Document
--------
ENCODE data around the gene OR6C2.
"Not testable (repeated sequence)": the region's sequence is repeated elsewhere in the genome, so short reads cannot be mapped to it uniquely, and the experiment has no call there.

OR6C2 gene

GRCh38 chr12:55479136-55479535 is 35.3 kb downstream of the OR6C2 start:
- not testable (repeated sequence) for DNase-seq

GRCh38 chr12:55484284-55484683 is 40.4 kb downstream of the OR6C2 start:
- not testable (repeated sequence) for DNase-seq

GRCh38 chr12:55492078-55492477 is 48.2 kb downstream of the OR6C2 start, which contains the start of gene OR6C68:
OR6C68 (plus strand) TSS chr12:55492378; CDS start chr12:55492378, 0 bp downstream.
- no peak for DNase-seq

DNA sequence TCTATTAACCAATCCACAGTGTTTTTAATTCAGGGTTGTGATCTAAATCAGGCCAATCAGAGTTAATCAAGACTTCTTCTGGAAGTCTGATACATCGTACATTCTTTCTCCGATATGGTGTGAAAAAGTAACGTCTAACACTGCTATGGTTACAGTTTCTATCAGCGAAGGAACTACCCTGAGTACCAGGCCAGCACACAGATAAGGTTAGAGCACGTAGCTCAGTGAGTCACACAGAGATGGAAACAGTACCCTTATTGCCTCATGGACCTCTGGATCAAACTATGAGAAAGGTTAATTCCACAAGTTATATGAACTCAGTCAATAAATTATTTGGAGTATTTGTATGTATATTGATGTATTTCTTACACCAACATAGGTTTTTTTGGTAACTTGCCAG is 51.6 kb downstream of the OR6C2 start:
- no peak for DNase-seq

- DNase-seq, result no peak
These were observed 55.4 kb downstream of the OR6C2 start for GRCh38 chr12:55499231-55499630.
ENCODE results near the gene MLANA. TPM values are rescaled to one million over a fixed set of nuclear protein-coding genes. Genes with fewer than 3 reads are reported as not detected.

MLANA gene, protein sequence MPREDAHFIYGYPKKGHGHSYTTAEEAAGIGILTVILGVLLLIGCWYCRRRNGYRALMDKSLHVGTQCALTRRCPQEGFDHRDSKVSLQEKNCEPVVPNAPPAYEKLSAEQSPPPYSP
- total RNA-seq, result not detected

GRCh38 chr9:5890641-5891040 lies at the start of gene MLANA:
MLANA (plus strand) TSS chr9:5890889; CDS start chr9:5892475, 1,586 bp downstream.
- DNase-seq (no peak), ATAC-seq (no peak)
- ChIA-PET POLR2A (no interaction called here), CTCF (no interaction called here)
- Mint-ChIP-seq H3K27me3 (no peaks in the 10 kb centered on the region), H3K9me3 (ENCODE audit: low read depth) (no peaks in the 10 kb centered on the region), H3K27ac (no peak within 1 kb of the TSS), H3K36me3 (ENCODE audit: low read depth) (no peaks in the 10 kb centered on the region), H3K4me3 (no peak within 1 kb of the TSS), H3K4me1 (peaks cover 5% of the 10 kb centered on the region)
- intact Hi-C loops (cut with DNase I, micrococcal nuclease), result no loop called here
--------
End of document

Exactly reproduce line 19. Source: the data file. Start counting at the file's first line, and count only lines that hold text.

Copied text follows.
MLANA (plus strand) TSS chr9:5890889; CDS start chr9:5892475, 1,586 bp downstream.